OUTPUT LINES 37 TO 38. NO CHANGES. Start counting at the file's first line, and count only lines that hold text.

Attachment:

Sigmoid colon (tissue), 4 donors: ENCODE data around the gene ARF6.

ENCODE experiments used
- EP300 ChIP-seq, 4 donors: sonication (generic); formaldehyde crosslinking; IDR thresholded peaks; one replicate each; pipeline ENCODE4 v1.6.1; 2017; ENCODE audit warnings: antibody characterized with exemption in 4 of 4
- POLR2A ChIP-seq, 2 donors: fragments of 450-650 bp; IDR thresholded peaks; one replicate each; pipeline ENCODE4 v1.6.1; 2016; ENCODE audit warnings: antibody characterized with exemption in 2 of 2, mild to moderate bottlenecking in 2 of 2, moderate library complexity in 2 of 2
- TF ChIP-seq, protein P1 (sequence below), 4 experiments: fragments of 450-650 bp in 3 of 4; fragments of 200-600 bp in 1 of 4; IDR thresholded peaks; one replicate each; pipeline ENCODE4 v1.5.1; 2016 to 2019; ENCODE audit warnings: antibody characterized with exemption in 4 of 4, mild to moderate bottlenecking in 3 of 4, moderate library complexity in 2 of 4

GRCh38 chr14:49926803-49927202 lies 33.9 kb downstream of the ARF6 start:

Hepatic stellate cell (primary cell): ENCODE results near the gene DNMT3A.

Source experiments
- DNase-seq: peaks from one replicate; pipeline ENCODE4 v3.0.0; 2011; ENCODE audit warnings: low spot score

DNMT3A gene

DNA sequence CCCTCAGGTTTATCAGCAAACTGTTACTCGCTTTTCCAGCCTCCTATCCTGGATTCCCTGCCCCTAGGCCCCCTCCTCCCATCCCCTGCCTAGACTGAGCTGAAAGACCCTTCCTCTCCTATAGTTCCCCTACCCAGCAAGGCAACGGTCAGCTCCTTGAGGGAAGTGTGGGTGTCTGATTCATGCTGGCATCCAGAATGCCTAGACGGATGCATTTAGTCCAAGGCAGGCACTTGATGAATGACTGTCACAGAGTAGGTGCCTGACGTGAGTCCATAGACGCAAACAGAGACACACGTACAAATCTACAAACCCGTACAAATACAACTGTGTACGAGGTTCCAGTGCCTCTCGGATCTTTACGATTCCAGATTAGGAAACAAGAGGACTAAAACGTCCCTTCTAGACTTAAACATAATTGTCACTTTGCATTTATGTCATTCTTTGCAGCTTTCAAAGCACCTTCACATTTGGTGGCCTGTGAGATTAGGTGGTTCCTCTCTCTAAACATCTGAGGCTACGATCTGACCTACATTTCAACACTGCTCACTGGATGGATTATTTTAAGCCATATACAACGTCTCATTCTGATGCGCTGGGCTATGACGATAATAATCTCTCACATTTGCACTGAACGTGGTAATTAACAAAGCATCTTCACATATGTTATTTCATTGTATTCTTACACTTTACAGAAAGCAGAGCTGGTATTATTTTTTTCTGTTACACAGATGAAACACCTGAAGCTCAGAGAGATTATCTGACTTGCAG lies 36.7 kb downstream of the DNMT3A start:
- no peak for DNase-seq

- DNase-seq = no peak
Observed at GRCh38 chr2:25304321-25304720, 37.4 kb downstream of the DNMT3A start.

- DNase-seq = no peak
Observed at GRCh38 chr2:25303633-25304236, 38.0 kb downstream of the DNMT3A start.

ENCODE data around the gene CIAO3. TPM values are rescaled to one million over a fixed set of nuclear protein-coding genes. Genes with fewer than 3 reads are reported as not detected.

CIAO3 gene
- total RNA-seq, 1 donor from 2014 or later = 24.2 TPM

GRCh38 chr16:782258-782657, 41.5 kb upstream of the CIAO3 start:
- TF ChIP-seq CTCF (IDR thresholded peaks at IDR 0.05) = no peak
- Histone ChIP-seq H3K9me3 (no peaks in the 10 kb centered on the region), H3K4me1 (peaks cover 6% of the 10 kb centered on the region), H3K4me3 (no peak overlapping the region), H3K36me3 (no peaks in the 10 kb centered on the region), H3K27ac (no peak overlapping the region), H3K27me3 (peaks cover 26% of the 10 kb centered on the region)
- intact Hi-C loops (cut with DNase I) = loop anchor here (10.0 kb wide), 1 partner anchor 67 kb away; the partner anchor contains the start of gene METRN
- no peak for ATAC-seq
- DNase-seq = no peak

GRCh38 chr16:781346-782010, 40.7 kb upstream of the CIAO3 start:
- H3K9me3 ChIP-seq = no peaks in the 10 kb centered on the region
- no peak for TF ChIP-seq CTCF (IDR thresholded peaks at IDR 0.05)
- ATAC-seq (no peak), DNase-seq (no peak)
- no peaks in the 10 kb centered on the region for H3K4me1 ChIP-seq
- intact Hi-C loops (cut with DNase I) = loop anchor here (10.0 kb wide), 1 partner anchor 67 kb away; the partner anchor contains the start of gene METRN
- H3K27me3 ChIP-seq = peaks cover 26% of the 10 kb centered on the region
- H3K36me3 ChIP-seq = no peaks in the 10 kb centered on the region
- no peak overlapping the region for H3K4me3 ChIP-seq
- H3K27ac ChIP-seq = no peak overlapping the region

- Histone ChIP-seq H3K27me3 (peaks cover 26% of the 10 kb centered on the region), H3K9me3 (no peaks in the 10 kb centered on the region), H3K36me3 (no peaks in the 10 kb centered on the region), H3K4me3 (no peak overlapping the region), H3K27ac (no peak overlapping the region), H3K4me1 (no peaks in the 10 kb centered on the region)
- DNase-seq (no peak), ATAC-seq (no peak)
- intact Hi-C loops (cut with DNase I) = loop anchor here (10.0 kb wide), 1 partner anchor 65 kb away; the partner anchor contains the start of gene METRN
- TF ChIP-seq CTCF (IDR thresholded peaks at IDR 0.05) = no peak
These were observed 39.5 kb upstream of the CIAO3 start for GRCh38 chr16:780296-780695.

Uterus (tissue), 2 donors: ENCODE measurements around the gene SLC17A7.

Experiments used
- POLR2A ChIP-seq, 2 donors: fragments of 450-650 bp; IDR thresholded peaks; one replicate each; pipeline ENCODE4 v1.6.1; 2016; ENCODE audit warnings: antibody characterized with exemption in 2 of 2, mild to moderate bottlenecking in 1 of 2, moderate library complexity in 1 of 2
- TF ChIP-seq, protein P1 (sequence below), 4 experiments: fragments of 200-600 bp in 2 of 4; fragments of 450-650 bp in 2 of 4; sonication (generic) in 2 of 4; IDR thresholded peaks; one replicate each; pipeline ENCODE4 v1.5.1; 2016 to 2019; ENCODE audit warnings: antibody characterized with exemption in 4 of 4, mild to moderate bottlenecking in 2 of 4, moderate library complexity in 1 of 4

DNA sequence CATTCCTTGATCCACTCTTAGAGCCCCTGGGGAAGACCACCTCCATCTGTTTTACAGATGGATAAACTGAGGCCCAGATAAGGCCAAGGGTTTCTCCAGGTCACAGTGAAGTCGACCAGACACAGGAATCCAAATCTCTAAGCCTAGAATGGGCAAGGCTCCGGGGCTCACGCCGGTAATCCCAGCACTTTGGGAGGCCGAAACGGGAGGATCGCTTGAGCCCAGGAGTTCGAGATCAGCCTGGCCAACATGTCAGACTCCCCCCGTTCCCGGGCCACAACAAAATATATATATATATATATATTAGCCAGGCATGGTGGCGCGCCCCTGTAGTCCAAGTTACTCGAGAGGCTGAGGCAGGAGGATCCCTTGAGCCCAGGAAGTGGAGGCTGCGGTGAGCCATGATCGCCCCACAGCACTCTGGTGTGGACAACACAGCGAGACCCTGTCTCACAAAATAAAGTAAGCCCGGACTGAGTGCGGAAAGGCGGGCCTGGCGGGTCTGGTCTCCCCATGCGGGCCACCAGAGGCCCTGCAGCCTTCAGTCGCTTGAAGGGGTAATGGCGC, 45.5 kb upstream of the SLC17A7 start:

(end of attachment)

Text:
- DNase-seq (no peak), ATAC-seq (no peak)
- intact Hi-C loops (cut with DNase I) = loop anchor here (10.0 kb wide), 1 partner anchor 65 kb away; the partner anchor contains the start of gene METRN